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Stray animals

What to do if I find a stray animal?

Vet hospitals are not suitable for sheltering stray animals. Stray animals can pose health risks to sick patients in hospital.

If you have found a stray, please take it to your local animal shelter, rescue, or pound, who are the organisations responsible for caring for, reuniting, and rehoming stray animals.

If you have a found a domestic animal or native wildlife that is injured and requires immediate medical assistance, vet hospitals will be able to accept these animals to provide first aid and further medical care.

By handing over wildlife or strays to SASH, you will be required to sign a declaration acknowledging that for privacy reasons, SASH will no longer be able to provide status updates about the animal. However, your contact details will be provided to rescue organisations and shelters should they wish to contact you for additional information that may help locating an owner or caring for the animal.

For specific details about different species, please read below.

Native wildlife

SASH hospitals collaborate with wildlife rescue organisations such as WIRES and Sydney Wildlife Rescue (in NSW), Fauna Rescue and Koala Rescue (in SA). This ensures the health, wellbeing and rehabilitation of injured wildlife. If wildlife is uninjured, we strongly urge you not to remove them from where they are found and/or contact one of the above organisations for further advice. Scroll down to find useful information from WIRES about what to do if you find a baby bird.

Stray cats

Uninjured, otherwise healthy stray cats should not be picked up by members of the public in NSW. The NSW Companion Act states that cats are permitted to roam. SASH is unable to accept uninjured, healthy cats or kittens. We urge members of the public to leave them where they are found – they often live close by.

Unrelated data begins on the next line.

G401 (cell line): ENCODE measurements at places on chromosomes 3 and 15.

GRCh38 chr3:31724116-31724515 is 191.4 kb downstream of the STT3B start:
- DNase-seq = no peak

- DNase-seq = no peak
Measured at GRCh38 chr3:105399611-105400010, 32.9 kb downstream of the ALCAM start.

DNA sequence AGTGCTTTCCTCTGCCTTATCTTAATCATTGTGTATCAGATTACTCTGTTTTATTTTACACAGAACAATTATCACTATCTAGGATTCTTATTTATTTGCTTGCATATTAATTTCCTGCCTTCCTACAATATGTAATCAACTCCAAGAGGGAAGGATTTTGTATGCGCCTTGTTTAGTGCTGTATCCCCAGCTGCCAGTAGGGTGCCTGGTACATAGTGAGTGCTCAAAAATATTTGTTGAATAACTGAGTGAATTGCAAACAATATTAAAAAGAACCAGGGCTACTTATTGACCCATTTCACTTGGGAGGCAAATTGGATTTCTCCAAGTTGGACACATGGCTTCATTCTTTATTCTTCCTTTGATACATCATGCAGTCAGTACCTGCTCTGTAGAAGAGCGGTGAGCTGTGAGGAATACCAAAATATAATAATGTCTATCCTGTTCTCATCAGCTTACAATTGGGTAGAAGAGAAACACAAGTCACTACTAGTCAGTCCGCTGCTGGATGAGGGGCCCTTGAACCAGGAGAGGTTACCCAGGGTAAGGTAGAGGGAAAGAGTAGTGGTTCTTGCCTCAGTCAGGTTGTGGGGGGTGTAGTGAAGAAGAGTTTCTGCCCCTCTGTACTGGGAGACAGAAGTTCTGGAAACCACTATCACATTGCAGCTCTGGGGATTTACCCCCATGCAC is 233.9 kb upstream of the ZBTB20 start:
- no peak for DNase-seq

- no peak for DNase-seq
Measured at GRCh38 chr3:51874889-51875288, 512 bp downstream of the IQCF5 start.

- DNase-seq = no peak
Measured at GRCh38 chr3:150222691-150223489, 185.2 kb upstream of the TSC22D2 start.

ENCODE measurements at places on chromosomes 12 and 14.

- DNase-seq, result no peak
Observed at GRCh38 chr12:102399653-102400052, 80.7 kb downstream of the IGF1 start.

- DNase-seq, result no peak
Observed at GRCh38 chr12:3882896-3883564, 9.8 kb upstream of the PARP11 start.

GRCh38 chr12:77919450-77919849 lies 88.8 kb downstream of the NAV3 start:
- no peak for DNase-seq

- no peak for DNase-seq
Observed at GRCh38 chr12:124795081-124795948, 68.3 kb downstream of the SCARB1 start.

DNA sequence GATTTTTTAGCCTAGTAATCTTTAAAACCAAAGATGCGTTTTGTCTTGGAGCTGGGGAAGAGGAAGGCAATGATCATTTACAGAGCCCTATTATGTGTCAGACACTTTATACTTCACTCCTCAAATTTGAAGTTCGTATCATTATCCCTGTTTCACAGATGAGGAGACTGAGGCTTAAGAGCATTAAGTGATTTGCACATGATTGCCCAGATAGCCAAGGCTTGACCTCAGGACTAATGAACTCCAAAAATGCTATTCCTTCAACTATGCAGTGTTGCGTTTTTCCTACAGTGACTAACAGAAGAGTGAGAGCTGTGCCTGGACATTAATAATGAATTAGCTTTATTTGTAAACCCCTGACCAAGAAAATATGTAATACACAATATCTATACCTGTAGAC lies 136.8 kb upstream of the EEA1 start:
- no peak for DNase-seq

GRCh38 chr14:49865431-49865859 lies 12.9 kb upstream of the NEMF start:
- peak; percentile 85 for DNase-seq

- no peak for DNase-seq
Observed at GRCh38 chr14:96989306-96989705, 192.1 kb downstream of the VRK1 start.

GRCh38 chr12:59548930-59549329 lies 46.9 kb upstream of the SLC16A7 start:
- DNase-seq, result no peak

South Australia has by-laws regarding cats which are set by the local council, so please check these before removing cats from where they are found.

We do not accept feral cats due to the injury risk they pose to our team and members of the public. If a cat is deemed to be feral on arrival, they will not be accepted.

Stray dogs

SASH has limited ability to accept uninjured healthy stray dogs. We will make every effort to scan for a microchip and reunite dogs with their owners through pet registries and the local council. Healthy stray dogs should be taken to the local pound in the area they are found to increase the chances of them being reunited with their owner.

The Lost Pet Finders website is an excellent resource for NSW and SA, which also has a list of local pounds and shelters for NSW and SA. Please note that vet hospitals are not equipped to handle aggressive stray dogs. These are a risk to yourself and the team at SASH. Please do not attempt to take aggressive strays to a vet unless it requires urgent medical attention.

Stray Avian & Exotic pets

Avian and exotic species include (but not limited to) various birds, rabbits, Guinea pigs, ferrets, and reptiles. In some cases, it can be challenging to determine if an animal is a stray pet or wildlife. Generally, stray avian and exotic pets do not cope well away from home. For this reason, SASH and the RSPCA will accept stray avian and exotic species. However, if they are determined to be healthy wildlife, they will not be accepted and you will be responsible for returning them to the place in which they are found.

Surrendering a pet

As a veterinary hospital, SASH does not accept surrendered animals. Please visit your local shelter for surrendering a pet.

List of animal shelters

The following is a list of some animal shelters and pounds that are better suited to accepting stray animals.

What to do if shelters are closed

Shelters and rescue groups generally not operate 24/7 or 365 days a year. If you have found an uninjured stray outside of their opening hours, BARC recommend contacting your local police station. Alternatively, you can take the animal to the shelter when they are next open.

Have you found a baby bird?